Is the Chinese Military Stirring Conflict in South Asia?

The killing of Burhan Wani, a young militant, on July 8 by security forces has triggered the worst crisis in Indian-controlled Kashmir in a generation. The continuing disturbances—they’ve been collectively called the “Second ‘Intifada”—not only threaten relations between New Delhi and Islamabad but also could draw Beijing into deeper involvement in South Asia.

Kashmir, in ways not evident at this moment, might affect ties between the world’s two most populous states.

China and India are not destined to be adversaries. Madhav Nalapat, the influential Indian thinker at Manipal University, believes they can develop an enduring relationship because Indian Prime Minister Narendra Modi and Chinese President Xi Jinping look like they share that goal.

Yet before the two capitals can stabilize ties, Nalapat believes, China’s leader has to first overcome a faction in his People’s Liberation Army that wants to inflame troubled Kashmir. That faction supports like-minded Pakistani hardliners who have used that disputed territory to keep New Delhi off balance. “The hope is that those loyal to Xi will move to reduce the hold of PLA hawks over foreign policy relating to India,” writes Nalapat in a mid-August piece in the Sunday Guardian, the New Delhi newspaper.

The hawks with their allies in Beijing, the scholar maintains, are “backing the generals in Pakistan in their drive to generate a crisis with India that would shift global attention from East and South-East Asia back to South Asia, preferably through a limited conflict over Kashmir.”

India and Pakistan, cut from the same country in 1947, have, in addition to numerous skirmishes, fought two of their three wars over Kashmir since then.

Nalapat’s argument involving PLA hawks suggests that Xi Jinping is not in total command of the Chinese military. If he were in charge, for instance, it would be unlikely that a group of generals would be bold enough to run its own India policy, especially one that directly undermined Xi’s.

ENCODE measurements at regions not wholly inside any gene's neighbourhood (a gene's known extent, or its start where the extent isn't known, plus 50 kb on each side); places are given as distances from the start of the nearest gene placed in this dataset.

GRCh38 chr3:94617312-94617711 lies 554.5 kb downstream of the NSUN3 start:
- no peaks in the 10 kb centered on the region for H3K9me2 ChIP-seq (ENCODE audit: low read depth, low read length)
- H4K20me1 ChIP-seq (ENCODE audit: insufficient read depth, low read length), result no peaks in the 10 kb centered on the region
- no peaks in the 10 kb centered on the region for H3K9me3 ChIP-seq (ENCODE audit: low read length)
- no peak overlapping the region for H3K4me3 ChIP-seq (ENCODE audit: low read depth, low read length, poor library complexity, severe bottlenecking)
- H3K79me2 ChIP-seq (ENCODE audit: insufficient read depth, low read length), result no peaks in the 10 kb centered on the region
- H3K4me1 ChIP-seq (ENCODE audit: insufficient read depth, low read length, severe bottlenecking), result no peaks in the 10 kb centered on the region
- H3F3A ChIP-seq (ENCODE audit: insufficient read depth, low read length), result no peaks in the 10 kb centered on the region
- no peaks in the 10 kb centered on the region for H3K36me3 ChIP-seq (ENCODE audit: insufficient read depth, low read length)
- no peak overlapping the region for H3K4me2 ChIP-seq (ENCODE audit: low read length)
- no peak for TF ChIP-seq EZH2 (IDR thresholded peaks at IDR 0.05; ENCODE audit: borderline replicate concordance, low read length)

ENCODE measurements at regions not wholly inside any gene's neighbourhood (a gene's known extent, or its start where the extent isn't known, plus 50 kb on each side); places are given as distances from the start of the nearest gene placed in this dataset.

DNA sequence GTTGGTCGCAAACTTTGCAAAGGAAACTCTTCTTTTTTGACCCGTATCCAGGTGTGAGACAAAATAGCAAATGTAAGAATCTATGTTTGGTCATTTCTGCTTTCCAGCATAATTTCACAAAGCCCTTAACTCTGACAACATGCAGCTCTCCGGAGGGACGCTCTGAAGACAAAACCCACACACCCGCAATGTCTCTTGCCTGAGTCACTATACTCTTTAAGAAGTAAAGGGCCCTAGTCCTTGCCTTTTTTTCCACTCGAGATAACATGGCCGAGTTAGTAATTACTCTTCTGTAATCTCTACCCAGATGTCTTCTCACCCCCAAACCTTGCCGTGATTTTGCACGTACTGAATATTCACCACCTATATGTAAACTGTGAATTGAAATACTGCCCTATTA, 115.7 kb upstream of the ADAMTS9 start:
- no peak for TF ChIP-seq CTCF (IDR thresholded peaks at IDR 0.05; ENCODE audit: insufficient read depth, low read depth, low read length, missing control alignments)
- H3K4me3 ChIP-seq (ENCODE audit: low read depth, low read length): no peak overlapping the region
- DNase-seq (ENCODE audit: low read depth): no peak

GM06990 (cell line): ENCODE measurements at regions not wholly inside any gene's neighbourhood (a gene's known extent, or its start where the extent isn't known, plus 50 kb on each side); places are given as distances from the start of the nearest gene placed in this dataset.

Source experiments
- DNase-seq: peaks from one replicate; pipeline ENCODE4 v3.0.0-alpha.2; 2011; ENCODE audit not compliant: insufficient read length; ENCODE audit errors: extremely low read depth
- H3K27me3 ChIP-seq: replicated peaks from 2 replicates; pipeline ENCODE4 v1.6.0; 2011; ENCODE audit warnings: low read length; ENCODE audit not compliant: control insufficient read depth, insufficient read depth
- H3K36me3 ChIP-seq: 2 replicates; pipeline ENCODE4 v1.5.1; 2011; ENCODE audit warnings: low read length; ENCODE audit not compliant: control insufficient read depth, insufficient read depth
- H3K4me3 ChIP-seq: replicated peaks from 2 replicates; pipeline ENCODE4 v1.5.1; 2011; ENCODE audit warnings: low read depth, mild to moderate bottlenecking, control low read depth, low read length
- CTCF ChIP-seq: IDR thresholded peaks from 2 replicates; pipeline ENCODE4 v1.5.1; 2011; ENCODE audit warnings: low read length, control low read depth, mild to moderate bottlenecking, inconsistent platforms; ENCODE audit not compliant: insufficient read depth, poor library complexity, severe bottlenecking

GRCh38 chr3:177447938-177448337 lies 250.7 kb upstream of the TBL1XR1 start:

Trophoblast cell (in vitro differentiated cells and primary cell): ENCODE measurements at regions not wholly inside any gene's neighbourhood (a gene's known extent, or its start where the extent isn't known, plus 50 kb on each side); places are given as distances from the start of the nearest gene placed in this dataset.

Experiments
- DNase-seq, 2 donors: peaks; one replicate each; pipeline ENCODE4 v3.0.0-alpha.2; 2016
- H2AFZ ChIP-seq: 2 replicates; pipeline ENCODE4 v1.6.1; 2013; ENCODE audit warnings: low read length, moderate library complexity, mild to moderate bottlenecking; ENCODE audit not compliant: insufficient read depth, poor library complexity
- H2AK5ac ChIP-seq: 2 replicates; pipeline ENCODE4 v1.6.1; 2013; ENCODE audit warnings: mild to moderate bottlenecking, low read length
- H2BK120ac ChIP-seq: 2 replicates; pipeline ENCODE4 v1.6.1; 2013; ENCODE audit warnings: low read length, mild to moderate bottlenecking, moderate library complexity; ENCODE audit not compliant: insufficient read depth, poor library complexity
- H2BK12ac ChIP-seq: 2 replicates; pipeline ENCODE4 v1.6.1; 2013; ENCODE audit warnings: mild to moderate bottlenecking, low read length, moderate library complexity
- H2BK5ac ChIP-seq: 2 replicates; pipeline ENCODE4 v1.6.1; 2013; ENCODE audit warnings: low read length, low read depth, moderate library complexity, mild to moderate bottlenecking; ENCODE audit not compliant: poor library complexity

There is reason to support Nalapat’s theory. For example, Chinese soldiers embarrassed Premier Li Keqiang just before his May 2013 visit to India by conducting a deep incursion into Indian-controlled territory in Ladakh, high in the Himalayas and a part of what is called Jammu and Kashmir. As the Wall Street Journal noted at the time, there was evidence to suggest the provocation was “unsanctioned,” the work of local commanders acting independently and on their own initiative.

Indeed, there is good reason to believe that the September 2014 Chinese incursions into Indian-controlled territory in Eastern Ladakh, were not authorized by Xi Jinping, who was visiting India at the time. The Chinese leader was embarrassed by the provocations, which made him look weak or duplicitous. You can take your pick, but I chose the former. Considering all the circumstances, Xi was likely telling the truth when he told Modi that he was not responsible for the incursions.

And the Chinese military now seems to be dialing up the belligerence again. Nalapat in the Sunday Guardian points to current Chinese incursions not far from New Delhi, in Uttarakhand. Uttarakhand had, up to now, “been relatively free of such incidents.” “PLA hawks,” he writes, “have, over the past year, increased their level of cooperation with the Pakistan army, including in ways that pose a direct challenge to India’s interests.”

The evidence is murky, but it appears that China’s military—or at least a part of it—does have considerable latitude to implement its own policy when it comes to Pakistan and India, which means that Chinese generals, working with their Pakistani counterparts, may help prolong the ongoing protests in Kashmir.

Nalapat reports “the Pakistan army is secretly gearing up to fight a limited war in the Kashmir theater.” If that proves to be true, the next conflict there could end up a big-power struggle with India on one side and China, in some fashion, on the other.

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